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USS’ EF plan hailed despite concerns

Keywords: Tags  steel, U.S. Steel, USS, EF, electric-arc furnace, blast furnace, ArcelorMittal, Nucor Nippon Steel & Sumitomo Metal


NEW YORK — U.S. Steel Corp.’s proposal to build an electric-arc furnace (EF) has been hailed as a step in the right direction for the company, although the steelmaker will have to address certain concerns by sheet market participants regarding a possible dislocation and ensuing imbalance in its supply chain.

The Pittsburgh-based integrated producer last month said it was taking initial steps toward building an EF at its Fairfield (Ala.) Works (amm.com, Jan. 29). While installing an EF at Fairfield doesn’t mark the company’s first foray into scrap-based steelmaking—U.S. Steel operated an EF shop in Baytown, Texas, a few decades ago—some industry players consider the move a radical one.

"They say that a new broom sweeps clean," one Mid-Atlantic service center source said. "Mario (Longhi, U.S. Steel’s president and chief executive officer) has moved quickly and has plans. Things are looking on the upside."

While U.S. Steel didn’t respond to requests for comment, one issue raised by some observers called into question how and to what degree the move will affect the supply side of the domestic flat-rolled sheet market. In particular, they expressed concern that installation of the planned 1.1-million-ton EF, which is expected to be completed in mid-2017, could translate into a capacity shortfall at Fairfield, particularly since the existing blast furnace there produces some 2.4 million tons of molten iron annually. The implication is that the company could begin shipping slabs from other facilities, including Granite City, Ill., or Gary, Ind.

According to Charles Bradford, an analyst at New York-based Bradford Research Inc., the Fairfield facility might not produce flat-rolled sheet at all once the EF is constructed, particularly because the existing hot strip mill isn’t especially competitive.

"The (hot strip mill) was built in the 1930s and it’s narrow. I think they have to shut the sheet mill down," he told AMM. "They’ve got the toughest competition in that neighborhood compared with any other place that U.S. Steel operates."

Fairfield Works can process slabs up to 100 inches wide, but its hot strip mill can only produce coils that measure 24 to 60 inches wide. Meanwhile, the facility is located 200 miles southwest of ThyssenKrupp AG’s Calvert, Ala., facility and 120 miles east of Severstal North America Inc.’s Columbus, Miss., facility, both of which can produce wider 72-inch coils.

Some sources expressed concern that if U.S. Steel melts less steel in the South, the sheet market might tighten.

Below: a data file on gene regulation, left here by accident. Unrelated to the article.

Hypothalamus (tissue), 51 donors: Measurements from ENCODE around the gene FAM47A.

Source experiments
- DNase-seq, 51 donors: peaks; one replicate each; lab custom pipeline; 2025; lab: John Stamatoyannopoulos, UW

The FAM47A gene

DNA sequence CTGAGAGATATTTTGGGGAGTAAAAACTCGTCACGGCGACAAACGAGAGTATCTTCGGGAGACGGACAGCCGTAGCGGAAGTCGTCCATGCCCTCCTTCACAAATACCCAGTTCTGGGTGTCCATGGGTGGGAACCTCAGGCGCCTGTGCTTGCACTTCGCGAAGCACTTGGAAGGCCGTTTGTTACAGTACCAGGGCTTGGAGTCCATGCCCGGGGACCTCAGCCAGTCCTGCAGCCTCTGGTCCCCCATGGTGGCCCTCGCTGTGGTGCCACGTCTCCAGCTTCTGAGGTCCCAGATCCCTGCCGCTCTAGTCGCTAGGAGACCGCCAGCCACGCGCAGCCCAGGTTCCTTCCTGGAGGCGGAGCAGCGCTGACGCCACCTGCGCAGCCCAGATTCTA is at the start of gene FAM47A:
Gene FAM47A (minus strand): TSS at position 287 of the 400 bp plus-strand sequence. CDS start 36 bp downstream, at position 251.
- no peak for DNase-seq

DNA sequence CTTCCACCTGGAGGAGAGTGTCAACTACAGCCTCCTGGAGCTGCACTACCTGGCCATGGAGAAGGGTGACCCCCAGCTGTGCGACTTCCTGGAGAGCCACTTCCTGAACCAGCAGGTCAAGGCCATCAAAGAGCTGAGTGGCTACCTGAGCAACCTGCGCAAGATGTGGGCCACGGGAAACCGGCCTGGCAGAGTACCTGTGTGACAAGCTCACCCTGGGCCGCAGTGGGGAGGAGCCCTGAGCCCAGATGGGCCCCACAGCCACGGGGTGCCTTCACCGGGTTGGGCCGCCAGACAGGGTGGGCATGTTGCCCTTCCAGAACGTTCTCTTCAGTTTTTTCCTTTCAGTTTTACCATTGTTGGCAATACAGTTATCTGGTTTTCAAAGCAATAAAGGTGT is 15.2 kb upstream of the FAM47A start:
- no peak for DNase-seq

Others indicated that capacity won’t change, given the pending purchase of Essen, Germany-based ThyssenKrupp’s facility in Calvert by Luxembourg-based ArcelorMittal SA and Tokyo-based Nippon Steel & Sumitomo Metal Corp., as well as the possible construction of Big River Steel LLC in Osceola, Ark. Additional slab supply could also become available once the upgrade of the caster now under way at U.S. Steel’s Granite City Works is complete.

An executive from a competing mill said one of the more interesting aspects of U.S. Steel’s planned move to EF steelmaking at Fairfield is that it comes at a time when traditional mini-mills are moving away from relying on scrap.

Charlotte, N.C.-based Nucor Corp. said late last year it made its first shipment of direct-reduced iron from its 2.5-million-ton facility in St. James Parish, La., and is aiming to produce some 6 million to 7 million tons of high-quality scrap substitutes for steelmaking (amm.com, Dec. 31). Fort Wayne, Ind.-based Steel Dynamics Inc. also has majority ownership in Mesabi Nugget LLC, although the company’s top executive said recently that it was evaluating its next steps for the project (amm.com, Jan. 28).

"It’s an interesting move (for U.S. Steel) because all the other major EF manufacturers are getting away from the need to buy scrap," the executive at the competitor mill said. "I suppose, theoretically, there’s going to be a need for that scrap if it doesn’t go offshore."

However, given its investments in iron ore and earlier discussions regarding direct-reduced iron, U.S. Steel could be best positioned for the future. Longhi said recently in the company’s earnings call that U.S. Steel has received the necessary state permit and approvals to expand its Minntac Mine boundary in Minnesota by 400 acres (amm.com, Jan. 29).

"This allows us to mine more of our existing iron ore reserves and positions us to continue to explore opportunities to generate value from one of our most significant assets and competitive strengths," Longhi said.


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